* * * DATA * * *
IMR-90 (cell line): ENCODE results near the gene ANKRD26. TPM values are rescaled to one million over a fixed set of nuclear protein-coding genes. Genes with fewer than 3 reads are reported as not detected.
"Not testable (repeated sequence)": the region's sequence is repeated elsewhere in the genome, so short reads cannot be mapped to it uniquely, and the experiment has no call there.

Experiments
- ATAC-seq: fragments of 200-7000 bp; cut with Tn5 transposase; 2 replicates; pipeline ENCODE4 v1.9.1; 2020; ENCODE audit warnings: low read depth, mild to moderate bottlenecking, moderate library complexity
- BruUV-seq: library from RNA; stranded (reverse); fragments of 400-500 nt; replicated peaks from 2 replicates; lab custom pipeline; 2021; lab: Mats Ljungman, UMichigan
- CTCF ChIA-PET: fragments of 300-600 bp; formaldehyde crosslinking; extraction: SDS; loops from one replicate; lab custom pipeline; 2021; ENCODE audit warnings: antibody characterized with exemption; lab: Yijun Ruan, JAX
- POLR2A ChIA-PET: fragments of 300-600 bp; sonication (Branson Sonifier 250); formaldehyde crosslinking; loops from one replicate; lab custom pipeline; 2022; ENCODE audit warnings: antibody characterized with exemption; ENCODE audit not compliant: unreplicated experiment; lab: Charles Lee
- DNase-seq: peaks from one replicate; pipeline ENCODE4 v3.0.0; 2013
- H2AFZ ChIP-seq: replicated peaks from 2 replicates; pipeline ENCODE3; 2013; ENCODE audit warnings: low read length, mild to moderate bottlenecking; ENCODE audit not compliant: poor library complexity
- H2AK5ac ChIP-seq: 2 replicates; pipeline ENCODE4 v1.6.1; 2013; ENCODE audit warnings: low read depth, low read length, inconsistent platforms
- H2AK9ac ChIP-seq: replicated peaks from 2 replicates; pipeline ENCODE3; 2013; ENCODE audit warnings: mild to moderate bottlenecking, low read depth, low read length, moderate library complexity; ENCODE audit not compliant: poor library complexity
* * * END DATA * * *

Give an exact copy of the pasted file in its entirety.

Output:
IMR-90 (cell line): ENCODE results near the gene ANKRD26. TPM values are rescaled to one million over a fixed set of nuclear protein-coding genes. Genes with fewer than 3 reads are reported as not detected.
"Not testable (repeated sequence)": the region's sequence is repeated elsewhere in the genome, so short reads cannot be mapped to it uniquely, and the experiment has no call there.

Experiments
- ATAC-seq: fragments of 200-7000 bp; cut with Tn5 transposase; 2 replicates; pipeline ENCODE4 v1.9.1; 2020; ENCODE audit warnings: low read depth, mild to moderate bottlenecking, moderate library complexity
- BruUV-seq: library from RNA; stranded (reverse); fragments of 400-500 nt; replicated peaks from 2 replicates; lab custom pipeline; 2021; lab: Mats Ljungman, UMichigan
- CTCF ChIA-PET: fragments of 300-600 bp; formaldehyde crosslinking; extraction: SDS; loops from one replicate; lab custom pipeline; 2021; ENCODE audit warnings: antibody characterized with exemption; lab: Yijun Ruan, JAX
- POLR2A ChIA-PET: fragments of 300-600 bp; sonication (Branson Sonifier 250); formaldehyde crosslinking; loops from one replicate; lab custom pipeline; 2022; ENCODE audit warnings: antibody characterized with exemption; ENCODE audit not compliant: unreplicated experiment; lab: Charles Lee
- DNase-seq: peaks from one replicate; pipeline ENCODE4 v3.0.0; 2013
- H2AFZ ChIP-seq: replicated peaks from 2 replicates; pipeline ENCODE3; 2013; ENCODE audit warnings: low read length, mild to moderate bottlenecking; ENCODE audit not compliant: poor library complexity
- H2AK5ac ChIP-seq: 2 replicates; pipeline ENCODE4 v1.6.1; 2013; ENCODE audit warnings: low read depth, low read length, inconsistent platforms
- H2AK9ac ChIP-seq: replicated peaks from 2 replicates; pipeline ENCODE3; 2013; ENCODE audit warnings: mild to moderate bottlenecking, low read depth, low read length, moderate library complexity; ENCODE audit not compliant: poor library complexity